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I've come across the following example from this tutorial:

class Song
  @@plays = 0

  def initialize(name, artist, duration)
    @name = name
    @artist = artist
    @duration = duration
    @plays = 0

  def play
    @plays += 1
    @@plays += 1
    "This song: #@plays plays. Total #@@plays plays."

s1 = Song.new("Song1", "Artist1", 234)    # test songs
s2 = Song.new("Song2", "Artist2", 345)   

puts s1.play
puts s2.play
puts s1.play
puts s1.play 

Is @@plays politely accessible only inside the class Song? This commentary brings up the point of not recommending the use of class variables. Is it b/c they are often not required in common-day use, and create a lot of debugging headaches when used?

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3 Answers 3

up vote -1 down vote accepted

The @@ variable will a class variable. This is generally bad practice. In your code its redundant because @plays == @@plays (unless you set @@plays elsewhere in your code (bad practice))

Actually now that I look at it, they aren't really the same. @plays keeps a count of how many times an individual song has been played, and @@plays will keep a count of all songs. Still, its likely bad practice to use @@plays. Usually, you'd have a parent class like "Player" that is managing all the songs. There should be an instance variable called @total_plays in the "Player" class.

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So @plays and @@plays in this case are exactly identical? I understand why it's bad practice from connecting the dots between what you're saying and the article. –  stanigator May 15 '12 at 5:40
This is wrong. @@ is a class variable, not a global variable. @plays and @@plays are not the same. You also don't elaborate at all why it may be a bad practice. –  Andrew Marshall May 15 '12 at 5:48
I agree. look at my answer below –  ctilley79 May 15 '12 at 5:53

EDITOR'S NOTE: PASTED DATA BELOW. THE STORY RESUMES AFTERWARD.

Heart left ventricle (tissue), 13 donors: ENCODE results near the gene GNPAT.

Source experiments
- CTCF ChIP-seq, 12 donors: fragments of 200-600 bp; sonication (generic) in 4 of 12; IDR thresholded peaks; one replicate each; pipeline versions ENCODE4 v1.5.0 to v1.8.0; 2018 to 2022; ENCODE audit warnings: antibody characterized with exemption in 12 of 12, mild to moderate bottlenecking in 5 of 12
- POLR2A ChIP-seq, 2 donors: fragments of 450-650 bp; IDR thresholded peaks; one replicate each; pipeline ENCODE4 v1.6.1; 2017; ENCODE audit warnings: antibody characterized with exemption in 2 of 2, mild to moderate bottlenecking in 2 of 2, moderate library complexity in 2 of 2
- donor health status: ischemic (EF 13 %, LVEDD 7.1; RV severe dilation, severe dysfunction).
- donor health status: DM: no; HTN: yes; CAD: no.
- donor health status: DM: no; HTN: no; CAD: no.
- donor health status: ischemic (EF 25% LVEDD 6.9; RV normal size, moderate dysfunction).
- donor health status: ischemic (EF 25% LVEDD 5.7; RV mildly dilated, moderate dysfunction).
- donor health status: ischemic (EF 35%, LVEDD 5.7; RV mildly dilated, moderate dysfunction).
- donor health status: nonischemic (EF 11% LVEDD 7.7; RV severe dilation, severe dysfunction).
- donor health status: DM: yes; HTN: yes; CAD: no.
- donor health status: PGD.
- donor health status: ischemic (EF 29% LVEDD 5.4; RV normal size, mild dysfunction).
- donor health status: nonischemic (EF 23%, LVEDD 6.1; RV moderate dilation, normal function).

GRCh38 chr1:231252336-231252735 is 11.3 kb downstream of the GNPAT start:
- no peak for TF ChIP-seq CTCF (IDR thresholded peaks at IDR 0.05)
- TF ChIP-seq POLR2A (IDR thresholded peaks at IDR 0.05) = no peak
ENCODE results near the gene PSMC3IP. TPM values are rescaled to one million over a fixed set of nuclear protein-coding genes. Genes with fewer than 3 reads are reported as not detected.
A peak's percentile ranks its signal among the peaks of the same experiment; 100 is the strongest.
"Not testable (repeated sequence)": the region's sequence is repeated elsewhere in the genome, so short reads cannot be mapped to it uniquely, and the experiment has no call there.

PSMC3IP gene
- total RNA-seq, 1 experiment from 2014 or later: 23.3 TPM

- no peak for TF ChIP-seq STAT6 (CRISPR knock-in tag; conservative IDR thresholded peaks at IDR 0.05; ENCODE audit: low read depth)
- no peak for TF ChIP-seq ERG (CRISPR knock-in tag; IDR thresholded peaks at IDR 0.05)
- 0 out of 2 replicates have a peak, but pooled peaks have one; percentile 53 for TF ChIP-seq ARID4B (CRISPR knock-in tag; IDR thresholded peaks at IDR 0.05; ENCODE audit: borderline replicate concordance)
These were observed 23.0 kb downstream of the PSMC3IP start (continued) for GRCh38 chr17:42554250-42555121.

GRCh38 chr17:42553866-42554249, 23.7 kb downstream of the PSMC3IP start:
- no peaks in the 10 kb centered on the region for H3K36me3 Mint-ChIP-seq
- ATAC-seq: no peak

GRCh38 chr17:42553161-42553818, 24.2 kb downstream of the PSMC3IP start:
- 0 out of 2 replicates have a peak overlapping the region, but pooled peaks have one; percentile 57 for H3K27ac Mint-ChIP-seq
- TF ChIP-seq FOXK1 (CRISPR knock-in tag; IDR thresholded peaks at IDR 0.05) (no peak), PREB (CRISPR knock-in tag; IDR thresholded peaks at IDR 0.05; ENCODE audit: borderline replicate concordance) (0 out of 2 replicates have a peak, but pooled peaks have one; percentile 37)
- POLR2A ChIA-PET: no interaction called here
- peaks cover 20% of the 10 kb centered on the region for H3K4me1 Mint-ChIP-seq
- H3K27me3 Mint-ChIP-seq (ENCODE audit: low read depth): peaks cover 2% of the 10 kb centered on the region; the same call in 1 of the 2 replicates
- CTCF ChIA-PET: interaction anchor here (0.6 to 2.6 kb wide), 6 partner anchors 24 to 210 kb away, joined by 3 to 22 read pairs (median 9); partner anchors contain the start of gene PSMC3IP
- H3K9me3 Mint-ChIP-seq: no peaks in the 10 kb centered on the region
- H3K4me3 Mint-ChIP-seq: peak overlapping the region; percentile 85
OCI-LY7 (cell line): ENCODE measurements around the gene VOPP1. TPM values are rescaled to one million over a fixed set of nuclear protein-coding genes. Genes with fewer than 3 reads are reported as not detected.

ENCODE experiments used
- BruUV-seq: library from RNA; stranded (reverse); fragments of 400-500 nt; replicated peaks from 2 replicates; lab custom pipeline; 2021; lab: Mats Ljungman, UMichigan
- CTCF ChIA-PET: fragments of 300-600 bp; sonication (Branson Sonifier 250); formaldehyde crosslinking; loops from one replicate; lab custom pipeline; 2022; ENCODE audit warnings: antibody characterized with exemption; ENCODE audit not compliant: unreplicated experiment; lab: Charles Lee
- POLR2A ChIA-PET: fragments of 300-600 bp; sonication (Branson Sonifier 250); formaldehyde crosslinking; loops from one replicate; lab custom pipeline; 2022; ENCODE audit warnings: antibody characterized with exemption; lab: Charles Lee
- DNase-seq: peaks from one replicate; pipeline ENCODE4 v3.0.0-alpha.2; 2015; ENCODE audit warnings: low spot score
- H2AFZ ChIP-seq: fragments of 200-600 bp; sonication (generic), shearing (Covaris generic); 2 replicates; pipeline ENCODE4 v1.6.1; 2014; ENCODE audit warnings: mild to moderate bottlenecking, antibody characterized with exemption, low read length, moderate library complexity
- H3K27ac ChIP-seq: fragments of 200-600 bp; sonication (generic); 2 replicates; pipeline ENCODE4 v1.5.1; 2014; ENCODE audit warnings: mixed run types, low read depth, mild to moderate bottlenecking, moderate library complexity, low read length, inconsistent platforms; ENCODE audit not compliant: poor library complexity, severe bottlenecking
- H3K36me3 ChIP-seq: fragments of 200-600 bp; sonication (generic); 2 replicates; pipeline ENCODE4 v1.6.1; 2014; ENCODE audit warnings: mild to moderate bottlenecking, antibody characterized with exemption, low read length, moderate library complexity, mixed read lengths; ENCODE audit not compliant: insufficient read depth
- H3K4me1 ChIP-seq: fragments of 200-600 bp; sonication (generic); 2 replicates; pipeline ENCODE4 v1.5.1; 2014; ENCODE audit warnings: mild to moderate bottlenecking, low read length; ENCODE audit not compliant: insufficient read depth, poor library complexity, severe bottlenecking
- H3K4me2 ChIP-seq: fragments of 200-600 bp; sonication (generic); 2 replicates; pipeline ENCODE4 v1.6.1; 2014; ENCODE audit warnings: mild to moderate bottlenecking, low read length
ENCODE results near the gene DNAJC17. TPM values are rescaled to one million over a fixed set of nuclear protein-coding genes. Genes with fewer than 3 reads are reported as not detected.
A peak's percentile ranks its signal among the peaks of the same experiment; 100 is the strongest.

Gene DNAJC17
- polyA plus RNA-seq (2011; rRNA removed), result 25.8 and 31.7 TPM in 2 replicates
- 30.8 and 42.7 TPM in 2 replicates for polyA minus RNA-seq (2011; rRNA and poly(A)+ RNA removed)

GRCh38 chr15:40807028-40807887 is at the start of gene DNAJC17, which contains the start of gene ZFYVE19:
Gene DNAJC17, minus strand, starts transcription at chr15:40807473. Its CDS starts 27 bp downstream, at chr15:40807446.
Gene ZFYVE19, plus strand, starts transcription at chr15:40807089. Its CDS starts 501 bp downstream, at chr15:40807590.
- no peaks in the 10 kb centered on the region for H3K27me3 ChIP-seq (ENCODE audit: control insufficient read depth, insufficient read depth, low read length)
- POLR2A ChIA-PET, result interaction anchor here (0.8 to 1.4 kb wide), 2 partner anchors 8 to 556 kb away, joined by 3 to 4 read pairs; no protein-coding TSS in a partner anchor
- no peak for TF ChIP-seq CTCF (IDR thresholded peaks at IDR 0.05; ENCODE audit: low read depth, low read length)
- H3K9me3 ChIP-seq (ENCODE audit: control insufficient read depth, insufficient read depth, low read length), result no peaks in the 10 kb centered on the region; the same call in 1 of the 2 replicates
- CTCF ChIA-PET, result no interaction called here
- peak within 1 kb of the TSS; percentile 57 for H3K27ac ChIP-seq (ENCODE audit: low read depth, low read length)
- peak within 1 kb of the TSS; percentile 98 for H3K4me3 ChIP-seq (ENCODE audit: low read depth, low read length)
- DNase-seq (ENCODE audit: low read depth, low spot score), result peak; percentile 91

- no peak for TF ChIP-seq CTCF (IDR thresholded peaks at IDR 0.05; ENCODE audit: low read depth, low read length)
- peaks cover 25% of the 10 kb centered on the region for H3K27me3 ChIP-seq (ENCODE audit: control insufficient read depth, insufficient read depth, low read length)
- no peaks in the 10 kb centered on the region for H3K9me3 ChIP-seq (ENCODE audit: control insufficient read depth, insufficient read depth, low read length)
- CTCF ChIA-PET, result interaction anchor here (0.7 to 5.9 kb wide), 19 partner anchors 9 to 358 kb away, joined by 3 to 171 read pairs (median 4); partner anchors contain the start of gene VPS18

You're right Andrew. I used the wrong word. Its a class variable, but still generally a bad idea. –  user1182000 May 15 '12 at 5:54
The questioner wanted to know if he could access the variable outside the class. –  ctilley79 May 15 '12 at 5:58

Class variables are never really required. But the reason isn't that they're shared state. I mean, it's good to avoid shared state where you can, but that's not the real problem here.

The reason they're recommended against is, as shown in that article, they are really confusing. In particular, a class's class variables are shared by its subclasses and instances of its subclasses. For example:

class Parent

class Child1
  @@class_var = "Child1's"

class Child2
  @@class_var = "Child2's"

With this code, Child1 and its instances will all see a class variable named @@class_var with the value "Child1's" and Child2 and its instances will all see a class variable named @@class_var with the value "Child2's". But suppose later on we reopen Parent and write this:

class Parent
  @@class_var = "Parent's"

Now Parent and the instances it creates will all see a class variable named @@class_var with the value "Parent's". But that's not all. Now that the parent class has this variable, Child1 and Child2 now share the variable, so all of the @@class_vars have the value "Parent's". How confusing!

Instead of class variables, you can just use instance variables of the class, like this:

class Parent
  @class_var = "Parent's"
  def self.class_var

class Child1 < Parent
  @class_var = "Child1's"

class Child2 < Parent
  @class_var = "Child2's"

Now, Parent.class_var will return "Parent's", Child1.class_var will return "Child1's" and Child2.class_Var will return "Child2's" — just like you expect.

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A class variable is a variable that is shared among all instances of a class. This means only one variable value exists for all objects instantiated from this class. This means that if one object instance changes the value of the variable, that new value will essentially change for all other object instances. Another way of thinking of thinking of class variables is as global variables within the context of a single class.

@@plays #is a class variable
@plays  #is an instance variable
$plays  #is a global variable accessed outside a class

So in your example you created a class variable @@plays to calculate the total number of songs played for all songs. Since it is a class variable, it cannot be accessed outside the class alone. If you wanted to access the total number of plays you can use a global variable. They start with a dollar sign $plays (in your case). I warn you, you should stay away from using global variables as they are problematic for numerous reasons. One thing you may consider is to create a method that pushes all song instances into an array. You can then sum all plays across all songs through iterators. Way more secure, way less prone to programmer error.

Edit: Here are why global variables are bad

Are global variables bad?

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